Let’s just say that I’m unpersuaded. Note that another paper endorsed by the UC Office of the President defines microaggressions as “one form of systemic everyday racism.” So the UC says microaggressions are a form of racism; communicate hostile, derogatory, or negative messages to target persons based solely upon their marginalized group membership; and can help create a hostile environment. And it says that expressing certain views is a form of racial microaggression. (By the way, UC Berkeley says this not just to administrators but also to “faculty or graduate student instructor[s].”) UC also often talks about how important campus climate is and how important diversity is, and indeed makes “contributions to diversity and equal opportunity,” such as “research … that highlights inequalities,” a factor “in the evaluation of the candidate’s qualifications” when it comes to hiring, promotion, and appraisal.
But apparently instructors — including untenured ones — are somehow expected to feel uncensored, and free to express their ideas, including ones UC has labeled racist, aggressive, and hostile. Really?
And this past spring, I wrote about how a proposal for the UC system to adopt the U.S. State Department’s definition of anti-Semitism would also threaten protected speech if adopted. As I pointed out, the proposed definition includes illustrative examples of anti-Semitism that are plainly protected by the First Amendment—for example, “[a]ccusing Jews as a people of being responsible for real or imagined wrongdoing committed by a single Jewish person or group, the state of Israel, or even for acts committed by non-Jews.” I wrote:
FIRE has no position on whether this definition of anti-Semitism is correct, or whether it is better or worse than any other. But it doesn’t matter; as government actors, public university systems like the University of California cannot lawfully maintain and enforce policies that prohibit speech protected by the First Amendment. With the exception of certain well-defined categories of speech implicated by the first example provided here—speech that constitutes incitement, intimidation, or true threats—the expression described here by the State Department is generally protected by the First Amendment.
If these examples are turned into enforceable restrictions on free speech, certain criticisms of the Jewish faith or of Israel would be grounds for punishment, a viewpoint-based restriction on expression that cannot be squared with freedom of expression. That these criticisms may be bigoted or even false does not mean they may be silenced or punished by government action.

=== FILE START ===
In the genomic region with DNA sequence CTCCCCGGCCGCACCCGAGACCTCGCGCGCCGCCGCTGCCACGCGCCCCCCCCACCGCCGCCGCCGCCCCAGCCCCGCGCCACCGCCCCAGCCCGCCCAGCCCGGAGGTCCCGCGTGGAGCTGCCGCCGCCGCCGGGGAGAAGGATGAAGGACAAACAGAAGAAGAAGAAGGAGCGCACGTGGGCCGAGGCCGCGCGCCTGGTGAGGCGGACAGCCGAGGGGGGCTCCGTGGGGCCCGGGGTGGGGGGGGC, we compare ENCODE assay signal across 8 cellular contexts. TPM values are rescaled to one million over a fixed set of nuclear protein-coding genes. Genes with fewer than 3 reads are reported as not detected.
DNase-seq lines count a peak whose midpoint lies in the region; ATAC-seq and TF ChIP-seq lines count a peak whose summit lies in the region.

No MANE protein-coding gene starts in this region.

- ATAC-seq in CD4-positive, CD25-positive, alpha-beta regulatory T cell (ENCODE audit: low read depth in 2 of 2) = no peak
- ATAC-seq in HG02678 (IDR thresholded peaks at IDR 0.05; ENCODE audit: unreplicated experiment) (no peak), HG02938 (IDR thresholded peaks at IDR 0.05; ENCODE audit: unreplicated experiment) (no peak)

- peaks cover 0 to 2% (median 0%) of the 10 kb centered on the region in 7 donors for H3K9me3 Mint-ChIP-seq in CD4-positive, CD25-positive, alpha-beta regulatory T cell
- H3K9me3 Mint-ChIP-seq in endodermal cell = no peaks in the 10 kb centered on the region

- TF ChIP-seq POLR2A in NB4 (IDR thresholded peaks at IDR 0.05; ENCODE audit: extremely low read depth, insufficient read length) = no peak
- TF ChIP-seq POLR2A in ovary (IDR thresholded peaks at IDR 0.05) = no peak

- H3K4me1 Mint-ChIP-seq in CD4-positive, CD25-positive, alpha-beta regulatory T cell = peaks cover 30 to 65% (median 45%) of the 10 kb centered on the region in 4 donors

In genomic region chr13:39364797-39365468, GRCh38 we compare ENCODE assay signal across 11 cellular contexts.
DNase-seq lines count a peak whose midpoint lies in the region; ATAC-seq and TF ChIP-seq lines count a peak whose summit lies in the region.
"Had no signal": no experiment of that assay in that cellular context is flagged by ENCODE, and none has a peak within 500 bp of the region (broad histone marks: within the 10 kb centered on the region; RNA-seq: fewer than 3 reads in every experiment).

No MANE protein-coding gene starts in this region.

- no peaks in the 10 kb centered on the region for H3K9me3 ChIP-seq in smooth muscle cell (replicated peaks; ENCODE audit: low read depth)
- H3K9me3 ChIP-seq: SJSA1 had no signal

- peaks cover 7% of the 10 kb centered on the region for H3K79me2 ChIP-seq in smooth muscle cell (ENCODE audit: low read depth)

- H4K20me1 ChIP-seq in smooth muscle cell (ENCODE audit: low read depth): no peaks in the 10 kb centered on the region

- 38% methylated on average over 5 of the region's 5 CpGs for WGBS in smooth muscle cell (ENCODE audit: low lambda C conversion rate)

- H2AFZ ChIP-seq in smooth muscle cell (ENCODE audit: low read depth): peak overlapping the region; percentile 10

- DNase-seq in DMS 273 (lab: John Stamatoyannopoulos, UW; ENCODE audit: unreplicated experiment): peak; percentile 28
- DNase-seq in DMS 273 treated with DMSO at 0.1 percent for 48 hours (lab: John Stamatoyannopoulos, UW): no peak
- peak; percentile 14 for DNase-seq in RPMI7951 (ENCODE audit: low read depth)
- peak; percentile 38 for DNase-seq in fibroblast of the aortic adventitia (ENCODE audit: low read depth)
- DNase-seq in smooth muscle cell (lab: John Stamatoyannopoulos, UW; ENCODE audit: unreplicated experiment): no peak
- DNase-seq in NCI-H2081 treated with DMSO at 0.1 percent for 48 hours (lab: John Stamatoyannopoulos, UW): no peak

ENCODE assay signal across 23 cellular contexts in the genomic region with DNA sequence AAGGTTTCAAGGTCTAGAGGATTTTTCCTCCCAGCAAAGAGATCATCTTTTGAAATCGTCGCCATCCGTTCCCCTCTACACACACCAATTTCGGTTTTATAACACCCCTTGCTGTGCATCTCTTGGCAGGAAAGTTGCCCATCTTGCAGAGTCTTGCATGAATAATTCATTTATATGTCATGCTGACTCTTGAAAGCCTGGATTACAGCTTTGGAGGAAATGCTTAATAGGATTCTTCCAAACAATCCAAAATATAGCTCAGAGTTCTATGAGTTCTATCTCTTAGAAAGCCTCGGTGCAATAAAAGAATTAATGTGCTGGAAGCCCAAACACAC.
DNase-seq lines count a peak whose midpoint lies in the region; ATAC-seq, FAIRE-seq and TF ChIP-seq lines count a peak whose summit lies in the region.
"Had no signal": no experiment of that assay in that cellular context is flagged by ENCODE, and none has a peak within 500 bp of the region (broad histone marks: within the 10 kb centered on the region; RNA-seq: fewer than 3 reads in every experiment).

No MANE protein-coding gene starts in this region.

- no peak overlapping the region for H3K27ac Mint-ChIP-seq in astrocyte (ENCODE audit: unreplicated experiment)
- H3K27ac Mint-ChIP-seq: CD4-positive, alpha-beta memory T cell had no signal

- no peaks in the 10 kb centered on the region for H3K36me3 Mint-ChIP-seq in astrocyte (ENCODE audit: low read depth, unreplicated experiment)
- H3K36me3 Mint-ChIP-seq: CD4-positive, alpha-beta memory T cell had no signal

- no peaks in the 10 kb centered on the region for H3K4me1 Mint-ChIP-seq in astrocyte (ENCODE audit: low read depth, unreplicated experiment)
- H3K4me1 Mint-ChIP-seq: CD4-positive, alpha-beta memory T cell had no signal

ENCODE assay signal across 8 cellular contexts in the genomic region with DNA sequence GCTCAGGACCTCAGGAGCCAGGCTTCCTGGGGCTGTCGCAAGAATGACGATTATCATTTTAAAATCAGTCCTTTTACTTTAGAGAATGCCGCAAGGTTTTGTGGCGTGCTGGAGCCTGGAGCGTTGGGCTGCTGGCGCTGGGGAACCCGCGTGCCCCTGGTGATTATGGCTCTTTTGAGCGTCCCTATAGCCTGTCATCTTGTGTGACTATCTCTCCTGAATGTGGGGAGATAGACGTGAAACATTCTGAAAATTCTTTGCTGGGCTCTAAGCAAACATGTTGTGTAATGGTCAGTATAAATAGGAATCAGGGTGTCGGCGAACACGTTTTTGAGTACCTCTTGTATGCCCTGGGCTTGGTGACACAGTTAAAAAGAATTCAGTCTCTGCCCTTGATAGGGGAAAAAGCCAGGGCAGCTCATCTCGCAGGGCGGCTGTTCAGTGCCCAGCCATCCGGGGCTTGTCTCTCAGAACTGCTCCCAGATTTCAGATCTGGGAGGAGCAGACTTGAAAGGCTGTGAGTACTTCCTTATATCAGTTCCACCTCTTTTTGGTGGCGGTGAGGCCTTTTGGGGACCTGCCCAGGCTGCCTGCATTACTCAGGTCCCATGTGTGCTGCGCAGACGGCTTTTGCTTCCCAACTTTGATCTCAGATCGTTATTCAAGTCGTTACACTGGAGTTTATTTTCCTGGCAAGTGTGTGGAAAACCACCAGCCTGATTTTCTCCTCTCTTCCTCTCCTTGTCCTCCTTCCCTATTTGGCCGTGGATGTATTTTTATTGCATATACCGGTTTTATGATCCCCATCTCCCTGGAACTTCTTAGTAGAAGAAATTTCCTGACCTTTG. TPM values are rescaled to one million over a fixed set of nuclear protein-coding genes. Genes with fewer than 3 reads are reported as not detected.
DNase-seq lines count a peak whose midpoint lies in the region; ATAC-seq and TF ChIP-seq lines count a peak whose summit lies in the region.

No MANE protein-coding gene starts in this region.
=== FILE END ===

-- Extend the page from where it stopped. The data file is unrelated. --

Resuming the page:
In response, some proponents of the definition’s adoption defended it as a way to raise awareness of anti-Semitism and contended that it would not serve as the basis for discipline. But as I toldThe Forward, classifying certain types of protected speech as officially disfavored would quickly lead to calls for classifying other types of protected speech in the same way—and, all but inevitably, to calls for punishing speech on those grounds. Likewise, Volokh warned of the chill on speech that would result: “When the UC administration makes broad pronouncements on this subject, those pronouncements aren’t just people’s opinions, academic or otherwise — they are an implicit push toward an orthodoxy on the subject.”
And that’s really the problem with each of these efforts to reclassify, prohibit, or strongly discourage certain types of speech within the UC system: They represent misguided attempts to forego the clarifying debate that freedom of expression allows, opting instead for a top-down decree that one view or another “has no place” on campus. Instead of responding to and exposing unwanted speech—be it a microaggression or anti-Semitism—with more speech, these measures seek to establish boundaries for discussion, explicitly labeling certain viewpoints as untenable, even if not technically subject to discipline.
In so doing, they not only invite an impermissible chill on student and faculty speech but also represent a flawed, superficial response to the attitudes the UC system seeks to discredit. Even if this latest effort succeeds where the others have thus far failed, and it is adopted as official policy, it will almost certainly prove to be a hollow victory in terms of meaningfully addressing bigoted or hateful viewpoints. Changing minds requires dialogue, not an official decree. Artificially silencing the expression of certain viewpoints makes them far more difficult to confront and repudiate in any meaningful way—and thus far more likely to persist.
Schools: University of California, Berkeley